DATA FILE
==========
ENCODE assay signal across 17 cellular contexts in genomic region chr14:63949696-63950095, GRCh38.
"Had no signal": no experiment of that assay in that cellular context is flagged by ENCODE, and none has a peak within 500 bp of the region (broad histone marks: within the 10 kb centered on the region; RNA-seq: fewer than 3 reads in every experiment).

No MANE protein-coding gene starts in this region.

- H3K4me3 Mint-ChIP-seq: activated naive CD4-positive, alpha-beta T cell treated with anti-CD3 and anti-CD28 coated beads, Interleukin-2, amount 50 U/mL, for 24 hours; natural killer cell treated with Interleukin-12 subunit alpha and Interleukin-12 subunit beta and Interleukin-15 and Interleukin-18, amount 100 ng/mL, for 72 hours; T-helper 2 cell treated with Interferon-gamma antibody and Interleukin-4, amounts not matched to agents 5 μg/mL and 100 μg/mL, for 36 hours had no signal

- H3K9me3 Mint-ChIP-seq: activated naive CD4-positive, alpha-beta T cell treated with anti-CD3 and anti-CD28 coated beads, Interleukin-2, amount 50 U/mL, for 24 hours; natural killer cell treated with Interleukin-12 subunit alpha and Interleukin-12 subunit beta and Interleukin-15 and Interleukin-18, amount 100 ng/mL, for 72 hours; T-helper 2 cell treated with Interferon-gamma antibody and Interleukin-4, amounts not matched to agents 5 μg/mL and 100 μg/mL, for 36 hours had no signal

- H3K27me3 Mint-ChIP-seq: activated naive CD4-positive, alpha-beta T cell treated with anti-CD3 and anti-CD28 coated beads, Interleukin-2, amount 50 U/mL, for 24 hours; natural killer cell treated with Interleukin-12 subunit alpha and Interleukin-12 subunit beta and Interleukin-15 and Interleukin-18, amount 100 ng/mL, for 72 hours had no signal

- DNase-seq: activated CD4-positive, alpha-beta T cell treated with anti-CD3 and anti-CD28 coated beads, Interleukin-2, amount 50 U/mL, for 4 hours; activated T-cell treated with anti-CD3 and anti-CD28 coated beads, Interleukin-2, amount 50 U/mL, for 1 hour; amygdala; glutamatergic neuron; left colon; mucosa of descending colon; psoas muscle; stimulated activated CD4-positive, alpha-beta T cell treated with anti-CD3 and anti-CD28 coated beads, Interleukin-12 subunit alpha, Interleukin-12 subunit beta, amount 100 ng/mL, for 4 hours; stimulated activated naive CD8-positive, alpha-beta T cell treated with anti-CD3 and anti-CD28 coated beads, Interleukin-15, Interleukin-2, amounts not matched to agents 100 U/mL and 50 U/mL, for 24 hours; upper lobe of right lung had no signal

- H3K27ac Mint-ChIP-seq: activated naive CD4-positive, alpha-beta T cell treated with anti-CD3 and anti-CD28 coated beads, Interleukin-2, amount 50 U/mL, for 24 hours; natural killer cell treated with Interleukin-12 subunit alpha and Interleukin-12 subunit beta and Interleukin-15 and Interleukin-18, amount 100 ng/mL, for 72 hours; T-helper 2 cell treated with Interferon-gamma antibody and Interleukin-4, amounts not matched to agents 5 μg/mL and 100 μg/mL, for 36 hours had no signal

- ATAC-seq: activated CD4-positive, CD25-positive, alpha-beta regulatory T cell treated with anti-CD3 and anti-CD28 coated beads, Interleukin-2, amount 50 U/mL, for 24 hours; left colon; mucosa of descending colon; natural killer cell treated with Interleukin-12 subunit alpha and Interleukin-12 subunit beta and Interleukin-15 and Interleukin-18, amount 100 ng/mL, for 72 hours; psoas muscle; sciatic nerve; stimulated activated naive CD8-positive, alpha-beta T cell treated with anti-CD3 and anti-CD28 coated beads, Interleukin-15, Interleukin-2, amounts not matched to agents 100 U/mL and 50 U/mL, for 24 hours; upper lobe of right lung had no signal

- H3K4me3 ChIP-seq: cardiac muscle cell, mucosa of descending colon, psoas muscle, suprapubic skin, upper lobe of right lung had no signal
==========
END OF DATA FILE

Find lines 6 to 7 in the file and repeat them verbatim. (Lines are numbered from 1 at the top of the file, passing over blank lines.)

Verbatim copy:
- H3K27me3 Mint-ChIP-seq: activated naive CD4-positive, alpha-beta T cell treated with anti-CD3 and anti-CD28 coated beads, Interleukin-2, amount 50 U/mL, for 24 hours; natural killer cell treated with Interleukin-12 subunit alpha and Interleukin-12 subunit beta and Interleukin-15 and Interleukin-18, amount 100 ng/mL, for 72 hours had no signal

- DNase-seq: activated CD4-positive, alpha-beta T cell treated with anti-CD3 and anti-CD28 coated beads, Interleukin-2, amount 50 U/mL, for 4 hours; activated T-cell treated with anti-CD3 and anti-CD28 coated beads, Interleukin-2, amount 50 U/mL, for 1 hour; amygdala; glutamatergic neuron; left colon; mucosa of descending colon; psoas muscle; stimulated activated CD4-positive, alpha-beta T cell treated with anti-CD3 and anti-CD28 coated beads, Interleukin-12 subunit alpha, Interleukin-12 subunit beta, amount 100 ng/mL, for 4 hours; stimulated activated naive CD8-positive, alpha-beta T cell treated with anti-CD3 and anti-CD28 coated beads, Interleukin-15, Interleukin-2, amounts not matched to agents 100 U/mL and 50 U/mL, for 24 hours; upper lobe of right lung had no signal